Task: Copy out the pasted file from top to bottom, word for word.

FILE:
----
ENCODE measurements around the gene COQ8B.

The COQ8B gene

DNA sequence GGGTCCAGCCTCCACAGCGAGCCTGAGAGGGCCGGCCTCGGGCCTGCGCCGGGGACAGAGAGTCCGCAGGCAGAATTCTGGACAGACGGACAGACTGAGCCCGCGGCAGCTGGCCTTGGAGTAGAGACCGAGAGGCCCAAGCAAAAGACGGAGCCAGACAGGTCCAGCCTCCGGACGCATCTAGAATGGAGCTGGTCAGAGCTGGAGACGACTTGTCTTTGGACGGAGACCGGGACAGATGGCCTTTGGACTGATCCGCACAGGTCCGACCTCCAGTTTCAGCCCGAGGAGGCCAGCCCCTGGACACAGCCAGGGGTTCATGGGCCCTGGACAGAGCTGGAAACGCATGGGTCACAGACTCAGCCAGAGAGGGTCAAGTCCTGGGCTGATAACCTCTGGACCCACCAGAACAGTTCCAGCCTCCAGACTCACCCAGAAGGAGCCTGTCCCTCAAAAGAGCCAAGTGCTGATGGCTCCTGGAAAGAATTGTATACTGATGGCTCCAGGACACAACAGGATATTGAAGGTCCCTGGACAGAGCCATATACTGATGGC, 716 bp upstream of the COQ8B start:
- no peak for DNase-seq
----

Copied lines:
ENCODE measurements around the gene COQ8B.

The COQ8B gene

DNA sequence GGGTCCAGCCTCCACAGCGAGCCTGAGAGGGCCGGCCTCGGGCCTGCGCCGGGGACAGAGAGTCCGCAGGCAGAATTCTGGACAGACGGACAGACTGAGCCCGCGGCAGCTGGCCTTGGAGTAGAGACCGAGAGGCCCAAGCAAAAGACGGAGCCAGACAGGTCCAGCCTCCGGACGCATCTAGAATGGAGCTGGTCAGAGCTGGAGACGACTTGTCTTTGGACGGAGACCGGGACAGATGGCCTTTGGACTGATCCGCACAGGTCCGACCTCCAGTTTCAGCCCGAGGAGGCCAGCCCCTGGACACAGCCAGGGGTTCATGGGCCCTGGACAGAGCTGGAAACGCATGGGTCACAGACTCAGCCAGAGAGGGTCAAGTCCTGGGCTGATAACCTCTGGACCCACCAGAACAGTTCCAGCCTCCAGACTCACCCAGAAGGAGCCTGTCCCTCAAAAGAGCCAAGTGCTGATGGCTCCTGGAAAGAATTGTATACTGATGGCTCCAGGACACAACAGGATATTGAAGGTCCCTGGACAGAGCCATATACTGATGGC, 716 bp upstream of the COQ8B start:
- no peak for DNase-seq